This is yet another restaurant linked to a chef with an illustrious reputation. Michael Cetrulo, who owns Scalini Fedeli in Chatham and New York City and Il Mondo Vecchio in Madison, also co-owns Porto Leggero in Jersey City. Housed in a modern building near Exchange Place, the restaurant is totally different inside from what one might expect. With its barrel ceiling, brick walls, wood-plank floors, and wrought iron, it could be in Tuscany. The service is inconsistent; on one visit, it’s offhand, while on another it couldn’t be better.
The Italian menu is unusual, divided into traditional dishes on one side and, on the other, corresponding signature dishes with the same main ingredient prepared in a different manner. For instance, there’s branzino Livornese (striped bass) in a traditional sauce of olives, capers, and onions with a hint of anchovies, while the signature version finds the branzino in a potato crust and served in a port-and-sherry vinaigrette. Several specials are offered each day.
To begin, we’re served complimentary sautéed zucchini slices, chopped tomatoes, sliced onion, and pine nuts on foccacia bread. Among the appetizers, I prefer a special of mushrooms stuffed with sausage and accompanied by arugula and fennel to the Portobello mushroom with arugula and truffle vinaigrette, which has no truffle flavor. Diver scallops with saffron sauce and chopped asparagus are a bit too salty, and mussels with carrots and fennel chunks are so salty they’re inedible. But a special of fried calamari and rock shrimp with either mild or spicy tomato sauce is excellent.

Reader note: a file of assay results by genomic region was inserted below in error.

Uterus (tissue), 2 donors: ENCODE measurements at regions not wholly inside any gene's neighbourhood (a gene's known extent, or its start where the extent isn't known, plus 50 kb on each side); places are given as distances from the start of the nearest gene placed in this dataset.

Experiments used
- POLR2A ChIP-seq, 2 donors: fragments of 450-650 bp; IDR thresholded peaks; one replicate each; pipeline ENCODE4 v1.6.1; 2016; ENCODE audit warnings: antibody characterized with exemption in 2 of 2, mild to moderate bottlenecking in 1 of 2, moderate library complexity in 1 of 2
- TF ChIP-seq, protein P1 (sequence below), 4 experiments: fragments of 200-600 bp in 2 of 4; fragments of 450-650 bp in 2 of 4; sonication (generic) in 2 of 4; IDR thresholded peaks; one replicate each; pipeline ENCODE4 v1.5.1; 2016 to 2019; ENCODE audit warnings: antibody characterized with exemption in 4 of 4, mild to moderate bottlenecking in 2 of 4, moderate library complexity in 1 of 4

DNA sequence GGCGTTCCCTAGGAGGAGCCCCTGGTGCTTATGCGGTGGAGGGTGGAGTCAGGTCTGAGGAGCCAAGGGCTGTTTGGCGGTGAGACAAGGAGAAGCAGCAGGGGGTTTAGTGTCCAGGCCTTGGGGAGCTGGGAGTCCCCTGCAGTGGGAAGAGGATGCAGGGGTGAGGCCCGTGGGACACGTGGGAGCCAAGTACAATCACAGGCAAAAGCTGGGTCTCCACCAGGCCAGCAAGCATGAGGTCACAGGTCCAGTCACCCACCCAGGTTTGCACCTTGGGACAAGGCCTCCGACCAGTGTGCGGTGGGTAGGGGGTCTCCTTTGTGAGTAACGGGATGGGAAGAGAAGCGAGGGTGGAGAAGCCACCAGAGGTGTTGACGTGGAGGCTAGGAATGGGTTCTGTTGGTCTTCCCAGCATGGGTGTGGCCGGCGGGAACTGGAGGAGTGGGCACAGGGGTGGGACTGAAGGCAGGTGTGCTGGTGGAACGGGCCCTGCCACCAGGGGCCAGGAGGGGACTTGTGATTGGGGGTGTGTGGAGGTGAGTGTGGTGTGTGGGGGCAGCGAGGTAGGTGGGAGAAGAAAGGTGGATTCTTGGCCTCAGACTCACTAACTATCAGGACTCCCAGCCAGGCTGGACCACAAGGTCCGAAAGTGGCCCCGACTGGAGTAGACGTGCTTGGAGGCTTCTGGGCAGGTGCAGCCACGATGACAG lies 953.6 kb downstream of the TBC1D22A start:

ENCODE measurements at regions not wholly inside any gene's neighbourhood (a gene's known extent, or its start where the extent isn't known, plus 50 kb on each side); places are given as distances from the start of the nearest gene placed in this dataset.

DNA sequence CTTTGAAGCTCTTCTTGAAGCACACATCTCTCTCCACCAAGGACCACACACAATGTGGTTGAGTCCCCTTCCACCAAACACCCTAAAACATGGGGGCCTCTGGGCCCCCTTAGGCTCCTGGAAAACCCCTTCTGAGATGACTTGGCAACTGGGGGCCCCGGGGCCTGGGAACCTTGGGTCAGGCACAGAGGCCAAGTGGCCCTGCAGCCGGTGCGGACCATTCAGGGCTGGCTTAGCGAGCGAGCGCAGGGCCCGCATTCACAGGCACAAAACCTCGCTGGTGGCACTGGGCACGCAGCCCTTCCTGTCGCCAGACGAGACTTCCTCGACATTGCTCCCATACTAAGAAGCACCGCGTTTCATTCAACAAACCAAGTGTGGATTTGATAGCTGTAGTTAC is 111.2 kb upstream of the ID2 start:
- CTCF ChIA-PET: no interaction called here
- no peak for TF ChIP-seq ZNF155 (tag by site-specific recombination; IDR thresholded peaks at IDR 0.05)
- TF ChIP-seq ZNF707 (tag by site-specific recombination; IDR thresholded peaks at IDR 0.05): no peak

I also fare well with the pastas. Traditional agnollotti, filled with butternut squash and topped with brown butter and fried sage, is comforting, while the signature version, stuffed with porcini mushrooms and served in a white- and black-truffle cream sauce, is also good. A risotto special with porcini mushrooms and truffle oil, topped with crisp fried zucchini, is hearty and good. Pungent and also hearty is the spaghetti Amatriciana, made with pancetta, onions, white wine, and tomatoes. Butterflied shrimp served with diced tomatoes and crisp batons of polenta over sautéed spinach are tender and fresh. Striped bass coated with potato slices is moist, and its port-and-sherry vinegar reduction is a good foil for the rich fish.
Hazelnut-crusted sole is less interesting. The monkfish on a bed of cabbage with champagne cream sauce and the lobster tail with two large shrimp and a spicy sauce aren’t bad, but they’re not worth ordering again. A pork chop stuffed with cheese and ham is too salty. But the huge lamb shank is a clear favorite with my guests.
For dessert, an apple tart that turns out to be half of a poached apple and no tart disappoints, while a moist ricotta cheesecake accompanied by a small mound of strawberries in balsamic vinegar is good. The flourless chocolate cake is intense and tasty, but the fillo cannollicini—layers of phyllo coated with chocolate and layered with chocolate cream—is no match for the same dish served at Scalini Fedeli. The zabaglione, served in a martini glass, tastes more of cream than of Marsala or egg yolks.
Reviewed in: March 2006Click here to leave a comment
Cuisine Type:European - Italian